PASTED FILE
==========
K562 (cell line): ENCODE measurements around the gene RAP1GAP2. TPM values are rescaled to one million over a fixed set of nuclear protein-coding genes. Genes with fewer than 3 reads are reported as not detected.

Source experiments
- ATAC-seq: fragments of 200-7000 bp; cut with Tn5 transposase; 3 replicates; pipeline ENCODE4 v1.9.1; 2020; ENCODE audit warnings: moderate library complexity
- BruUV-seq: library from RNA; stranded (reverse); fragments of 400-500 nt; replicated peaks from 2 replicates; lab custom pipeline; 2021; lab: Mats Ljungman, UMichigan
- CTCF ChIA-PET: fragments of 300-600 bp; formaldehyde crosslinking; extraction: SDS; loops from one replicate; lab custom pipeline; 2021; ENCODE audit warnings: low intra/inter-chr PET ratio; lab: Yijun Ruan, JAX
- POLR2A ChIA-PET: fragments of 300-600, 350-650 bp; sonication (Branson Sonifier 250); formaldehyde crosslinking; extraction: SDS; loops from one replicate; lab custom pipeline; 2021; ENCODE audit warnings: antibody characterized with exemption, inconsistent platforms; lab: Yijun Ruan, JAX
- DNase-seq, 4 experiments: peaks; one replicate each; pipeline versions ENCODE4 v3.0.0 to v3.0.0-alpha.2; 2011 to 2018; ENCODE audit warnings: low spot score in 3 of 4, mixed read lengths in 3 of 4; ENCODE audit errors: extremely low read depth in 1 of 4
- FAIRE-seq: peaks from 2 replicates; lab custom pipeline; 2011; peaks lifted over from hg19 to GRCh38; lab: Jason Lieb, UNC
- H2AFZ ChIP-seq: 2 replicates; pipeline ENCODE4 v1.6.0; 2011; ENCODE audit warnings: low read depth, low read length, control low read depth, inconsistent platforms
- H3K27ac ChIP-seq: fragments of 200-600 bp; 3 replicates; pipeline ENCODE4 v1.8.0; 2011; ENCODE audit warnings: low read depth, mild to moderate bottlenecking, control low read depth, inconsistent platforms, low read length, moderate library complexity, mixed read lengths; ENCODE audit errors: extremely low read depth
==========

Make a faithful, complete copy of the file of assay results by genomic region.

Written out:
K562 (cell line): ENCODE measurements around the gene RAP1GAP2. TPM values are rescaled to one million over a fixed set of nuclear protein-coding genes. Genes with fewer than 3 reads are reported as not detected.

Source experiments
- ATAC-seq: fragments of 200-7000 bp; cut with Tn5 transposase; 3 replicates; pipeline ENCODE4 v1.9.1; 2020; ENCODE audit warnings: moderate library complexity
- BruUV-seq: library from RNA; stranded (reverse); fragments of 400-500 nt; replicated peaks from 2 replicates; lab custom pipeline; 2021; lab: Mats Ljungman, UMichigan
- CTCF ChIA-PET: fragments of 300-600 bp; formaldehyde crosslinking; extraction: SDS; loops from one replicate; lab custom pipeline; 2021; ENCODE audit warnings: low intra/inter-chr PET ratio; lab: Yijun Ruan, JAX
- POLR2A ChIA-PET: fragments of 300-600, 350-650 bp; sonication (Branson Sonifier 250); formaldehyde crosslinking; extraction: SDS; loops from one replicate; lab custom pipeline; 2021; ENCODE audit warnings: antibody characterized with exemption, inconsistent platforms; lab: Yijun Ruan, JAX
- DNase-seq, 4 experiments: peaks; one replicate each; pipeline versions ENCODE4 v3.0.0 to v3.0.0-alpha.2; 2011 to 2018; ENCODE audit warnings: low spot score in 3 of 4, mixed read lengths in 3 of 4; ENCODE audit errors: extremely low read depth in 1 of 4
- FAIRE-seq: peaks from 2 replicates; lab custom pipeline; 2011; peaks lifted over from hg19 to GRCh38; lab: Jason Lieb, UNC
- H2AFZ ChIP-seq: 2 replicates; pipeline ENCODE4 v1.6.0; 2011; ENCODE audit warnings: low read depth, low read length, control low read depth, inconsistent platforms
- H3K27ac ChIP-seq: fragments of 200-600 bp; 3 replicates; pipeline ENCODE4 v1.8.0; 2011; ENCODE audit warnings: low read depth, mild to moderate bottlenecking, control low read depth, inconsistent platforms, low read length, moderate library complexity, mixed read lengths; ENCODE audit errors: extremely low read depth